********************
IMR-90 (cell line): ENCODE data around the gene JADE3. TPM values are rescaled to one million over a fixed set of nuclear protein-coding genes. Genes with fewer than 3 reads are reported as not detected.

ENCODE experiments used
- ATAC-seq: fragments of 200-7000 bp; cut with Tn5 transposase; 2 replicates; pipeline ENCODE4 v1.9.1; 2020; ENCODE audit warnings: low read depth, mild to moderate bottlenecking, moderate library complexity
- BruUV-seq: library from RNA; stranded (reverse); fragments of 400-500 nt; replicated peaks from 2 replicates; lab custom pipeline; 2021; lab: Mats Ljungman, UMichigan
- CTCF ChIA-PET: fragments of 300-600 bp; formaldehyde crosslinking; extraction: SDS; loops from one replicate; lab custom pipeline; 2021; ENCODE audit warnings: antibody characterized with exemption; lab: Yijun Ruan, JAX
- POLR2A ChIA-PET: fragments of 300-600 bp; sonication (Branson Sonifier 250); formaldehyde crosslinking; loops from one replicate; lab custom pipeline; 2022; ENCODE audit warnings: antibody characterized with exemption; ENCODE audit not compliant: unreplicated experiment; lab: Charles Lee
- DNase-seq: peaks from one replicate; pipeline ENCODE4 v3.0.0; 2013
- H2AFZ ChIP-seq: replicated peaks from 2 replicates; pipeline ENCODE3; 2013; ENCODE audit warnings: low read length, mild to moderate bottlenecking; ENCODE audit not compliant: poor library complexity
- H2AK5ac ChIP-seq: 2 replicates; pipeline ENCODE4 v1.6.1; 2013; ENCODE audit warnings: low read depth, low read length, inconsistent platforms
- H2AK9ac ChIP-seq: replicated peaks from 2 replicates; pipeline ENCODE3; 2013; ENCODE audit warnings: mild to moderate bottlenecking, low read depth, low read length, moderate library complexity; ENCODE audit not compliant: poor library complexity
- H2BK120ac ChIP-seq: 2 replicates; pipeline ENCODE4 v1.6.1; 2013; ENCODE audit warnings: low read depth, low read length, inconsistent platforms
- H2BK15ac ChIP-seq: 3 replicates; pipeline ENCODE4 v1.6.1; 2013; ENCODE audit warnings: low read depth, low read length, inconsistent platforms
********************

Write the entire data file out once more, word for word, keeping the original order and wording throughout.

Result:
IMR-90 (cell line): ENCODE data around the gene JADE3. TPM values are rescaled to one million over a fixed set of nuclear protein-coding genes. Genes with fewer than 3 reads are reported as not detected.

ENCODE experiments used
- ATAC-seq: fragments of 200-7000 bp; cut with Tn5 transposase; 2 replicates; pipeline ENCODE4 v1.9.1; 2020; ENCODE audit warnings: low read depth, mild to moderate bottlenecking, moderate library complexity
- BruUV-seq: library from RNA; stranded (reverse); fragments of 400-500 nt; replicated peaks from 2 replicates; lab custom pipeline; 2021; lab: Mats Ljungman, UMichigan
- CTCF ChIA-PET: fragments of 300-600 bp; formaldehyde crosslinking; extraction: SDS; loops from one replicate; lab custom pipeline; 2021; ENCODE audit warnings: antibody characterized with exemption; lab: Yijun Ruan, JAX
- POLR2A ChIA-PET: fragments of 300-600 bp; sonication (Branson Sonifier 250); formaldehyde crosslinking; loops from one replicate; lab custom pipeline; 2022; ENCODE audit warnings: antibody characterized with exemption; ENCODE audit not compliant: unreplicated experiment; lab: Charles Lee
- DNase-seq: peaks from one replicate; pipeline ENCODE4 v3.0.0; 2013
- H2AFZ ChIP-seq: replicated peaks from 2 replicates; pipeline ENCODE3; 2013; ENCODE audit warnings: low read length, mild to moderate bottlenecking; ENCODE audit not compliant: poor library complexity
- H2AK5ac ChIP-seq: 2 replicates; pipeline ENCODE4 v1.6.1; 2013; ENCODE audit warnings: low read depth, low read length, inconsistent platforms
- H2AK9ac ChIP-seq: replicated peaks from 2 replicates; pipeline ENCODE3; 2013; ENCODE audit warnings: mild to moderate bottlenecking, low read depth, low read length, moderate library complexity; ENCODE audit not compliant: poor library complexity
- H2BK120ac ChIP-seq: 2 replicates; pipeline ENCODE4 v1.6.1; 2013; ENCODE audit warnings: low read depth, low read length, inconsistent platforms
- H2BK15ac ChIP-seq: 3 replicates; pipeline ENCODE4 v1.6.1; 2013; ENCODE audit warnings: low read depth, low read length, inconsistent platforms